"But the gentlemen can sometimes make very warm remarks and I am fearful of offending them."
"Let me see. You rap the offender lightly on the arm with your fan and lower your eyes and say something like, 'Oh, sir, I fear you are too wicked for me. But perhaps I am naïve. I shall tell Mama exactly what you have just said.' Believe me, that will cool their ardour."
"You are so, so clever! Tell me more."
Flattered and feeling she was finally being of use to someone, Rose went on to help her pupil further.
But the morning was rather spoilt for her when, just before she left, Dolly said, "I would like to meet your fiancé. He seems to be a most fascinating man. But people do say he is never at your side."
"People talk a lot of nonsense," retorted Rose angrily.
Daisy was waiting for Rose when she returned. "You look cross," commented Daisy. "What did she do to upset you?"
"Nothing. She is a delightful and charming innocent. I was able to give her some tips as to how to go on in society. We shall meet again. She does cry a lot. She is very sensitive."
"Probably acting," sniffed the jealous Daisy. "Well, if she didn't make you cross, who did?"
"It's just that people are constantly harping on about my supposed fiancé and wondering why he is never with me. I really did think the captain would keep up some sort of pretence."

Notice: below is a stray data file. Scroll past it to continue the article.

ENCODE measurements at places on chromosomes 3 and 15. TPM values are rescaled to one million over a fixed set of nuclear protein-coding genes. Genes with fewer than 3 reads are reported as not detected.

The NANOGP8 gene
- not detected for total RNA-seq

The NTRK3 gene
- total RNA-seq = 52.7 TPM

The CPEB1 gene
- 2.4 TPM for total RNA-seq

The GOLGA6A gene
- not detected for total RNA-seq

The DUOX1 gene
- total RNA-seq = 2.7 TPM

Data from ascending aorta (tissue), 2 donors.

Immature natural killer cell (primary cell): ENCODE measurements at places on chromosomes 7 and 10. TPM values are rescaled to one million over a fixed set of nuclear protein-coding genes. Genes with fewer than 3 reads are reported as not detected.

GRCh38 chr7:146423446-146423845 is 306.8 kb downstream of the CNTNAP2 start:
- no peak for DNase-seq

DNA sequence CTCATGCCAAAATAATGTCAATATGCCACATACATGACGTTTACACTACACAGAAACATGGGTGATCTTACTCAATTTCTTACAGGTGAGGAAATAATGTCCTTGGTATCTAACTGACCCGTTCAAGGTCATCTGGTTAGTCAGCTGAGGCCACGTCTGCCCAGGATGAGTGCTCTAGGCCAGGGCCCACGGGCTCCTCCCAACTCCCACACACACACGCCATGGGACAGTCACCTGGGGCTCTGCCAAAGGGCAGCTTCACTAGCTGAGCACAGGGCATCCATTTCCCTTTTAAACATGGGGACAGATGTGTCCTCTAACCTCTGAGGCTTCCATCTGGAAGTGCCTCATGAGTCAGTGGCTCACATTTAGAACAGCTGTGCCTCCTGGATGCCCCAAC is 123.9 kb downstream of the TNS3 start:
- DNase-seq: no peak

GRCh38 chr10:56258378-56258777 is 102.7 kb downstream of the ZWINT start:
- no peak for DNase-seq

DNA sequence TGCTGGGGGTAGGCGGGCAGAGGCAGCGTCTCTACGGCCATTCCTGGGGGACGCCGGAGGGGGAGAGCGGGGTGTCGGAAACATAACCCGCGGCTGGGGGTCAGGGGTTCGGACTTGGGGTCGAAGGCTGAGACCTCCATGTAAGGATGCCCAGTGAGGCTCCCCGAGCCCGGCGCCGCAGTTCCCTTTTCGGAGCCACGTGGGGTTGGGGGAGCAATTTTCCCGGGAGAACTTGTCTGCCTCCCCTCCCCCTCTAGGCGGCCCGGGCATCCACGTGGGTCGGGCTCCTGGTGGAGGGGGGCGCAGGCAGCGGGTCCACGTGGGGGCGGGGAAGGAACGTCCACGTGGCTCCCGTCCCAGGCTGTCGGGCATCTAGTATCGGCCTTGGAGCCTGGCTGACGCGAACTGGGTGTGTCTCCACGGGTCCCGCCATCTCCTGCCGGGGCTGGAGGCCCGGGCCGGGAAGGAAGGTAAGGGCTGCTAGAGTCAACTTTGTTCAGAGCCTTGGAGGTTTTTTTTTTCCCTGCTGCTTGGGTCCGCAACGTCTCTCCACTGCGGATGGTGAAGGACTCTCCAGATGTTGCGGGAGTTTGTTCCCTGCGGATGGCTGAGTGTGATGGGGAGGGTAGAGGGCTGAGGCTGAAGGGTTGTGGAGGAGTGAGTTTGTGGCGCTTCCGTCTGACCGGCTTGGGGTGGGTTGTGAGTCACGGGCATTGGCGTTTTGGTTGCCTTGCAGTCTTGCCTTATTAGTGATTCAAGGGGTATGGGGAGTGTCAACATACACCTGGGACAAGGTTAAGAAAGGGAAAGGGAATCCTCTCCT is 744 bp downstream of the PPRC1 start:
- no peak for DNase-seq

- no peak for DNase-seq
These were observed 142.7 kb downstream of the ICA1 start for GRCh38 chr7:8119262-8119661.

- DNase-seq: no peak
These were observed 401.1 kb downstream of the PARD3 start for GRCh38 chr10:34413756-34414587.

"Then let's go and see him," said Daisy eagerly. "There's no harm in calling on a fellow in his office."
"I would not lower myself to go and beg him."
"No more, Daisy."
I'm supposed to be her companion and friend, thought Daisy sulkily, but she still talks down to me. Then her face brightened. She had a soft spot for the captain's manservant, Becket. She would call on Becket. He would know what to do.
"Do you need me for anything?" asked Daisy.
"I don't know. What appointments do we have for today?"
"This afternoon you've to make calls with your mother. You won't need me."
"I suppose not. What will you do?"
"Dunno. Look at the shops."
"Don't say dunno," admonished Rose, but Daisy affected not to hear her and left the room.
As the day was fine, Daisy walked from Belgravia to Chelsea and to Water Street, where the captain had his home. Her heart beat a little more quickly under her stays as she turned the corner of Water Street. It seemed ages since she had last seen Becket. She imagined his surprise when he opened the door and saw her standing there.
But to her dismay, it was Captain Harry Cathcart himself who answered the door. Daisy always found him rather intimidating. He was a tall man in his late twenties with black hair already greying at the temples and a hard handsome face with deep black eyes under heavy lids.
"Where's Becket?" asked Daisy.
"I am afraid Becket is not well. He has a severe cold and I have sent him to bed. Is that why you came? Do come in."
Daisy followed him into the book-lined front parlour. "Do sit down, Daisy."
"You've to call me Miss Levine," said Daisy with a show of spirit. "I'm a companion now. I'm worried about Rose."
"Why? What's the matter?"